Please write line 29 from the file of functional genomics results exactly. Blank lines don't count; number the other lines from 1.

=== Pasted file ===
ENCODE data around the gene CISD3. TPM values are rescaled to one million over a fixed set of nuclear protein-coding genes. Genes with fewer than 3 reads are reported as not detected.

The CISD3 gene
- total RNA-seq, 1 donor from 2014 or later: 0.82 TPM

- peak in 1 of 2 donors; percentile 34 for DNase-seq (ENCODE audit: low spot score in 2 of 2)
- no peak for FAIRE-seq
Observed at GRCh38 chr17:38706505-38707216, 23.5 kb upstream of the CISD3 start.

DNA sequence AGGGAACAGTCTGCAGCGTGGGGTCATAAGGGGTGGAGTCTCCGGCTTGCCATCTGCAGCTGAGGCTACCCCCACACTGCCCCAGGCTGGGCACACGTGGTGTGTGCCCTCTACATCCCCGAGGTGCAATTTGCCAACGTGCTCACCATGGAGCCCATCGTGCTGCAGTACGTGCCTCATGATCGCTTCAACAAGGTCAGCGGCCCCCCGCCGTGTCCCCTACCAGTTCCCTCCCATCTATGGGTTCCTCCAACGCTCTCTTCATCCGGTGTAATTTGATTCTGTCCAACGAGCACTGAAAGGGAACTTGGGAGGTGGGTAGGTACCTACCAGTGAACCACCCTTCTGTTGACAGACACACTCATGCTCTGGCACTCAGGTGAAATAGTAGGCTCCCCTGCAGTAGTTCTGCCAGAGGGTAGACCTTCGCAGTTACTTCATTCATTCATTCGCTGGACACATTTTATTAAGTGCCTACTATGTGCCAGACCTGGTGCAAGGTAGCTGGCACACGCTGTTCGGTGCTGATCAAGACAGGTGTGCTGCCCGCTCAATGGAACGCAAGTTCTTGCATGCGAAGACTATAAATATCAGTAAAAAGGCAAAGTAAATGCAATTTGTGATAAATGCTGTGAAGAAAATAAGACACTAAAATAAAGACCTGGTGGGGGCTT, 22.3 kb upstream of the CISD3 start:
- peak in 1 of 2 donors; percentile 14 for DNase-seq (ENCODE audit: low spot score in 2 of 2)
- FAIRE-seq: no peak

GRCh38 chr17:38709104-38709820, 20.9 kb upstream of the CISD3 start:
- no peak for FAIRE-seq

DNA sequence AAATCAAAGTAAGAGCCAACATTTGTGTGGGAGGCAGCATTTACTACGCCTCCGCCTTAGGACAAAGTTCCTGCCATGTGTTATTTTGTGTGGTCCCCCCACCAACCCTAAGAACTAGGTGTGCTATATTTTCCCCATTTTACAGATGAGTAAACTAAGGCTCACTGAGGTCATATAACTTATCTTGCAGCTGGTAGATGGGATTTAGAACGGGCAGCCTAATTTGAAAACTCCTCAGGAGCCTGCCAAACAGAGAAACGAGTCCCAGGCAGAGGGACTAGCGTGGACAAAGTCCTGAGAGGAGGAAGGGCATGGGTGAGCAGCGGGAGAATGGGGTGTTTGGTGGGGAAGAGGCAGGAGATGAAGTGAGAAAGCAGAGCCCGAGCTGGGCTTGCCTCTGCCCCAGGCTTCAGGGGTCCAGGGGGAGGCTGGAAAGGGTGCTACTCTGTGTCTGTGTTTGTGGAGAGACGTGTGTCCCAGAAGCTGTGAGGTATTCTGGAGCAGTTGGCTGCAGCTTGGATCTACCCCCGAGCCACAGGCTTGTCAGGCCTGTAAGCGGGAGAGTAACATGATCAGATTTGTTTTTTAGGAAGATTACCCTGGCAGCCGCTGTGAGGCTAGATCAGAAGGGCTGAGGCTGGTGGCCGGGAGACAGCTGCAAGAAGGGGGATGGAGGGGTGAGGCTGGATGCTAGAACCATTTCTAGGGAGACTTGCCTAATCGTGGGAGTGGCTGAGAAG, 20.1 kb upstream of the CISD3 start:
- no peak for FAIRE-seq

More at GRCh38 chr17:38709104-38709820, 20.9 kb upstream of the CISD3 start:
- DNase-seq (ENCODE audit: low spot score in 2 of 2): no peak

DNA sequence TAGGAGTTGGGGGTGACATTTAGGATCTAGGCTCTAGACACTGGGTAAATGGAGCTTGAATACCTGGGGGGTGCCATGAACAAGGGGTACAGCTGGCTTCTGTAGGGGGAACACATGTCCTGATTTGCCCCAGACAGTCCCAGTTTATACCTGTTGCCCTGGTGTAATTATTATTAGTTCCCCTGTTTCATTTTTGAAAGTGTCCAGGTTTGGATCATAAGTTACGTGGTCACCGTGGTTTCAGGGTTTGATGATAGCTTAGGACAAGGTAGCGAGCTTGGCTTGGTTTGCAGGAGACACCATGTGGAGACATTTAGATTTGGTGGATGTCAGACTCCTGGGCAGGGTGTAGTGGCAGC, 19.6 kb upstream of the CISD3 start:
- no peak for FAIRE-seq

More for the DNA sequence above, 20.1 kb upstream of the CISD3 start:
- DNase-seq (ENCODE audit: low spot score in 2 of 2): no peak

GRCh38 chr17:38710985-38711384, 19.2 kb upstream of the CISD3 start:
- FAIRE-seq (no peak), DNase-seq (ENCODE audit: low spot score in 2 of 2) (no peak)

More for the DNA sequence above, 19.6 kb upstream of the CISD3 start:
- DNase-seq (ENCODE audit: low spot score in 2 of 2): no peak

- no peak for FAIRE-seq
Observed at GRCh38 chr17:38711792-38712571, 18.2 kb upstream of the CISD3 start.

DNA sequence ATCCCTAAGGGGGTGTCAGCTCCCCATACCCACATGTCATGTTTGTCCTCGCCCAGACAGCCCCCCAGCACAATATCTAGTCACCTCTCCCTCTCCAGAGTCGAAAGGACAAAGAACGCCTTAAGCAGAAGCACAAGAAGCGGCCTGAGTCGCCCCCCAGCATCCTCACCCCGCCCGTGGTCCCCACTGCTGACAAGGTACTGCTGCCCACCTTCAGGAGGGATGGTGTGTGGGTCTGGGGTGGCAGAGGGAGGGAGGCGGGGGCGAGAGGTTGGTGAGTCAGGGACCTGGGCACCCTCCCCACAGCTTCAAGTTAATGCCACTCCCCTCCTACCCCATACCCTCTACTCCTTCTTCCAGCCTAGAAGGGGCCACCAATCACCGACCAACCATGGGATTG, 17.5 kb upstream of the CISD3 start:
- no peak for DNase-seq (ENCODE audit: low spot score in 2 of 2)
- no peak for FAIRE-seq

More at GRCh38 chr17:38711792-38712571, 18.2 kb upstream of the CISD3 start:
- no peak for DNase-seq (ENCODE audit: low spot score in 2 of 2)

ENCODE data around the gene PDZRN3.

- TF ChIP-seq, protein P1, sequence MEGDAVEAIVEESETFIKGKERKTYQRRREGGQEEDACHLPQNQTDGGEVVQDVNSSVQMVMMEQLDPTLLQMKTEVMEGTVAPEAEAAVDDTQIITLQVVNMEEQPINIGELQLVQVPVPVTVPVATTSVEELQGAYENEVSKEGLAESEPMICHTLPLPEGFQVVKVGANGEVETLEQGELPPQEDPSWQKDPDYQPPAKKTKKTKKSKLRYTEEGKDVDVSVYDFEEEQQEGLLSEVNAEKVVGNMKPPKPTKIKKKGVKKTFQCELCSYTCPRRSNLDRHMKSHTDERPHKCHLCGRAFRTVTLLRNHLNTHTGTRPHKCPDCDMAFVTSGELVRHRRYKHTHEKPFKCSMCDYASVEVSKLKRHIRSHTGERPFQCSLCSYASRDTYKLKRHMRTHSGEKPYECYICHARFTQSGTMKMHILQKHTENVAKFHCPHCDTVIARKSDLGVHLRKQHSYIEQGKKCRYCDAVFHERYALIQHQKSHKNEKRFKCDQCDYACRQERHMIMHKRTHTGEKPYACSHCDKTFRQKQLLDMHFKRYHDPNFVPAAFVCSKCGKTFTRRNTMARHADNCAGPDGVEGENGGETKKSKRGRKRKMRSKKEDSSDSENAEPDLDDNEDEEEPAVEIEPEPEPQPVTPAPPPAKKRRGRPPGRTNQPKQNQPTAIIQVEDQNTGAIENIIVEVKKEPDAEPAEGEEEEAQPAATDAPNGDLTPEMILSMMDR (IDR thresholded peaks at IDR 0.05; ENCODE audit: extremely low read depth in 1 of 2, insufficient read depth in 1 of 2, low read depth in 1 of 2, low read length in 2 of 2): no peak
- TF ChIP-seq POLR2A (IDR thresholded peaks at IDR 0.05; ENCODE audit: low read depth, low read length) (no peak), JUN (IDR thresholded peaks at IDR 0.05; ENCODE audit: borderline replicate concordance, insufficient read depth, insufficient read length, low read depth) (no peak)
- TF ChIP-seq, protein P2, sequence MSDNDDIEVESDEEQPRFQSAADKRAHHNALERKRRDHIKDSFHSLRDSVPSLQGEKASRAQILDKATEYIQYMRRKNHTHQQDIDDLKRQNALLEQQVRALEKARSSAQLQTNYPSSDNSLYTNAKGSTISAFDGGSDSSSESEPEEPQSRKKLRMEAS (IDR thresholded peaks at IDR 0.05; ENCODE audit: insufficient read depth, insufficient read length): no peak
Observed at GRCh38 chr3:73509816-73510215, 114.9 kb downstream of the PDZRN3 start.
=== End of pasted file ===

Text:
More at GRCh38 chr17:38711792-38712571, 18.2 kb upstream of the CISD3 start: